I recently spoke at my own church in Grand Rapids, Michigan. As the church is preparing a new outreach to college students in the Fall, the pastor and I talked about the need for the church get a handle on what it means to build relationships across generations. They need to understand how an older generation understands the church, and how people of differing ages might understand it differently.
I love giving this talk, and I like to start with a quick survey. Sometimes I collect it through text messages, sometimes just a show of hands. The goal is to see where everyone is coming from, and show the church that because of the communication tools they might use, they can see the world, and their church in unexpected ways. I always point out that I myself am right on the cusp of two different generations. I like to point out that because of the work and research I’ve done, I have become multi-lingual, and can successfully approach relationships across different generations, communication styles, and ages. The church members in attendance were split 50/50 between older, and younger than I am.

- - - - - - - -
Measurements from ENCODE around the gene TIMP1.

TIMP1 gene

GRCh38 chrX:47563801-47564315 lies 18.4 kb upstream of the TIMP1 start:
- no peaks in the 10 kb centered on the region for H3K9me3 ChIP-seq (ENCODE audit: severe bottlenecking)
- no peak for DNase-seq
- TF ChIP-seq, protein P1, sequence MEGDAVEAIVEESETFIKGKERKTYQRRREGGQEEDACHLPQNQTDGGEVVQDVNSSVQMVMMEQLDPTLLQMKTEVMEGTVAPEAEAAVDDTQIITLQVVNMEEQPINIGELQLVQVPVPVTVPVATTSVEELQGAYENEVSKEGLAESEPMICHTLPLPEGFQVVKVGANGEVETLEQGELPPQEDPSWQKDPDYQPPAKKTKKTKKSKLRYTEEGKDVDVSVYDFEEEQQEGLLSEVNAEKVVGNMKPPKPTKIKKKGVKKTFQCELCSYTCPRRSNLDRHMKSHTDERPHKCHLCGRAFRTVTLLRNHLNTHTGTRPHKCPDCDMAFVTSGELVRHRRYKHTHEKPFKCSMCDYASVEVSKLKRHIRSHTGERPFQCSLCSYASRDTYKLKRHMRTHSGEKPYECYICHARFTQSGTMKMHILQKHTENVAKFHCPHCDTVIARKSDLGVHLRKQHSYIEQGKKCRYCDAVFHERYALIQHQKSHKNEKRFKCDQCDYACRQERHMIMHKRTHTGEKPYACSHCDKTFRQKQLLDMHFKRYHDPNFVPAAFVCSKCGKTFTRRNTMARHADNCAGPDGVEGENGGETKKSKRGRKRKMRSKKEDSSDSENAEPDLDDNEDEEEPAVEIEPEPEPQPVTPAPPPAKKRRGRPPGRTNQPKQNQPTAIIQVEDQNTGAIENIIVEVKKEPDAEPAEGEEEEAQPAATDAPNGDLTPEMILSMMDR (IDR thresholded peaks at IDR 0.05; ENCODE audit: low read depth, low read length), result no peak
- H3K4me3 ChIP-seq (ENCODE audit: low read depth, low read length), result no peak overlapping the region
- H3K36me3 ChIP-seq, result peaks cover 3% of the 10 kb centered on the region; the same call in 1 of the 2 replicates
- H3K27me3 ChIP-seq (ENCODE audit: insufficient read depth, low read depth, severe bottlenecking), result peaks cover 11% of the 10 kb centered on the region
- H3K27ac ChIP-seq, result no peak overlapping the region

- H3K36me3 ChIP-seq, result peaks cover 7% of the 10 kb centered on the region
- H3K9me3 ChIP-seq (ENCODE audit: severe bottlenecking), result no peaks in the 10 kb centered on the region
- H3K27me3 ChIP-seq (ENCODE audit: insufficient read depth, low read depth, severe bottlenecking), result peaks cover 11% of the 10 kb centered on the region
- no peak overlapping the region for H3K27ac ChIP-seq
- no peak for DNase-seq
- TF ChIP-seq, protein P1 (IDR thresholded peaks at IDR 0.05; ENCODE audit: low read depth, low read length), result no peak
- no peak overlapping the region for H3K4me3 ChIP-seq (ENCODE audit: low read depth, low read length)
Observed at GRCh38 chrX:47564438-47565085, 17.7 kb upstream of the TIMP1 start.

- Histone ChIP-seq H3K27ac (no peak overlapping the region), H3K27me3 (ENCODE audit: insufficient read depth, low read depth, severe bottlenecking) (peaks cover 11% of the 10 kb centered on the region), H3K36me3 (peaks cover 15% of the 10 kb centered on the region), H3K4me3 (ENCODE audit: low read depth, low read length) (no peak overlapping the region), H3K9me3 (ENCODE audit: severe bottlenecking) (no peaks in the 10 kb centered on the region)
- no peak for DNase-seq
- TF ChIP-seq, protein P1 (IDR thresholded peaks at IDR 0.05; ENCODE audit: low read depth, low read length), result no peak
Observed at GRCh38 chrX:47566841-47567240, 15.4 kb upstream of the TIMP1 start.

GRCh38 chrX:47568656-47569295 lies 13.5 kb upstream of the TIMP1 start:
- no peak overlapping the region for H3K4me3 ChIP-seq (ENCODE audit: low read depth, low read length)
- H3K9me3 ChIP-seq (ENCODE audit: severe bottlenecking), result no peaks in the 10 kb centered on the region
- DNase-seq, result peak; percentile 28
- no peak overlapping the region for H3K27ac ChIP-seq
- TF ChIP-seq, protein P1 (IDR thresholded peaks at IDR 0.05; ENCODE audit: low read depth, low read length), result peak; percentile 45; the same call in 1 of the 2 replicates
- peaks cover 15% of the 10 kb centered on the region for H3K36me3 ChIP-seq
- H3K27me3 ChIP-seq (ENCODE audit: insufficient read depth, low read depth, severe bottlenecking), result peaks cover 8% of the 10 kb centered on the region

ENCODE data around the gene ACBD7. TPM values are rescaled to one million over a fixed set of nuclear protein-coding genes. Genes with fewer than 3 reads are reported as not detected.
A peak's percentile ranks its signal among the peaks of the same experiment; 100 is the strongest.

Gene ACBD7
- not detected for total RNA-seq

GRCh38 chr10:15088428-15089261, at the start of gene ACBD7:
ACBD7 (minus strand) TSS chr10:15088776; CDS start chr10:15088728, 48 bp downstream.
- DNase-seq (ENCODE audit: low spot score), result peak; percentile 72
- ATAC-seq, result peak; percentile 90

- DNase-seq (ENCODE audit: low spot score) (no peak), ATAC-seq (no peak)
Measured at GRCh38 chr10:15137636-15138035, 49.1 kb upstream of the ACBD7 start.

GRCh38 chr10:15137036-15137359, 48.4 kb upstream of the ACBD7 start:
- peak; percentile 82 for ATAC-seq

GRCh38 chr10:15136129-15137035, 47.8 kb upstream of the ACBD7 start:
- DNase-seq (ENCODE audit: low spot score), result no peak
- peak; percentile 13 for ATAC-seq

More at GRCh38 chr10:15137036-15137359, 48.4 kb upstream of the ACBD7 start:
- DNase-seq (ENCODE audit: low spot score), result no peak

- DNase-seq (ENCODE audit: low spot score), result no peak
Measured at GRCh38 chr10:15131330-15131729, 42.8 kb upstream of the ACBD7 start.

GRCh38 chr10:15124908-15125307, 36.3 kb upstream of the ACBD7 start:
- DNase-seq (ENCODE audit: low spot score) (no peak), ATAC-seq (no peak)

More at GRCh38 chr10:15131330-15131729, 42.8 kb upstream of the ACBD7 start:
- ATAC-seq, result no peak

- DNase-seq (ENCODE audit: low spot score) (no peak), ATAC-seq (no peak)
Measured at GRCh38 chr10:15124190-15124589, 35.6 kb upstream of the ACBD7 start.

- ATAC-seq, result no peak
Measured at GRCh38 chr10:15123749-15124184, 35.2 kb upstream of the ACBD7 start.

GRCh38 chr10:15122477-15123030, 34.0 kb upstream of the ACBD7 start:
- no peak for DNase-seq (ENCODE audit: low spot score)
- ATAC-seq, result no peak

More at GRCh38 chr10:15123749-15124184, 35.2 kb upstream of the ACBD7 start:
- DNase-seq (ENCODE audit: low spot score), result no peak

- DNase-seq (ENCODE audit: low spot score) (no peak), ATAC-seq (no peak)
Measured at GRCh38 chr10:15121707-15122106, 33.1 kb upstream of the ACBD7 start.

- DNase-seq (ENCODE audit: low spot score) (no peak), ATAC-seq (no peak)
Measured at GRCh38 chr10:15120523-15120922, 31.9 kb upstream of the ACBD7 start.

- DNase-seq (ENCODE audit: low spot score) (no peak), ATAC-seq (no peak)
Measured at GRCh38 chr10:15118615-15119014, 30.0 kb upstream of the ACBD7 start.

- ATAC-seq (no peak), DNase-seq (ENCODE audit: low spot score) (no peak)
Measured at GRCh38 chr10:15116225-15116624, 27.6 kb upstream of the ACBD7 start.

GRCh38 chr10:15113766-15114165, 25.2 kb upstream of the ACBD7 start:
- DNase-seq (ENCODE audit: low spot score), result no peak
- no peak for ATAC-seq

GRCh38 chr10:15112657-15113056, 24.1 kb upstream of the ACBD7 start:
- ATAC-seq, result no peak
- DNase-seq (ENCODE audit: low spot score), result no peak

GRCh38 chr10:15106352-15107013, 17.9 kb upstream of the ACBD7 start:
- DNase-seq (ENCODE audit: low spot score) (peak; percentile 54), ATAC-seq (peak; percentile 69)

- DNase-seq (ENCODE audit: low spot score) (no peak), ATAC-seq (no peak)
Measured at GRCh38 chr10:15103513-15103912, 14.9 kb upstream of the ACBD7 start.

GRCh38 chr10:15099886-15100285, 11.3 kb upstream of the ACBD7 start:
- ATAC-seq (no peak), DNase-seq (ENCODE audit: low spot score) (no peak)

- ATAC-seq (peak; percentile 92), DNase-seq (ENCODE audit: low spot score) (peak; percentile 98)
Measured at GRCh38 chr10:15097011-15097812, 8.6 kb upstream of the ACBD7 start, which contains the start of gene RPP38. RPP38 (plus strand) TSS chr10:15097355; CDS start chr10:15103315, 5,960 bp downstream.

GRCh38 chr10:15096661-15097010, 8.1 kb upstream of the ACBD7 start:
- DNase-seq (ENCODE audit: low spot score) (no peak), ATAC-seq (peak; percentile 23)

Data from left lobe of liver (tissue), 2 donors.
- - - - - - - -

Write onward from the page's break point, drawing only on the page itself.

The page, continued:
I’ve gotten some feedback from a few church members, and it seems to be all about the same.
“You’ve aged gracefully.”
Yep, the reviews are in!
Did you gain a new understanding of how people from different communications cultures do church? Did you develop insights about how you are a missionary into a new culture, based on communication tools? Did you discover how critical it is to build relationships with people, before you ask them to get involved? Did you laugh?
Nothing so pedestrian as that. Nay!
“You look really good for your age.”
“You age really well.”
“I thought you were much younger than you are.”
As it turns out, I started my talk, and everyone got distracted by math, figuring out my age from the year I was born. I’m pretty sure the audiences, who don’t know me, in my upcoming talks will catch what I’m saying instead.
Invite me to speak at your church.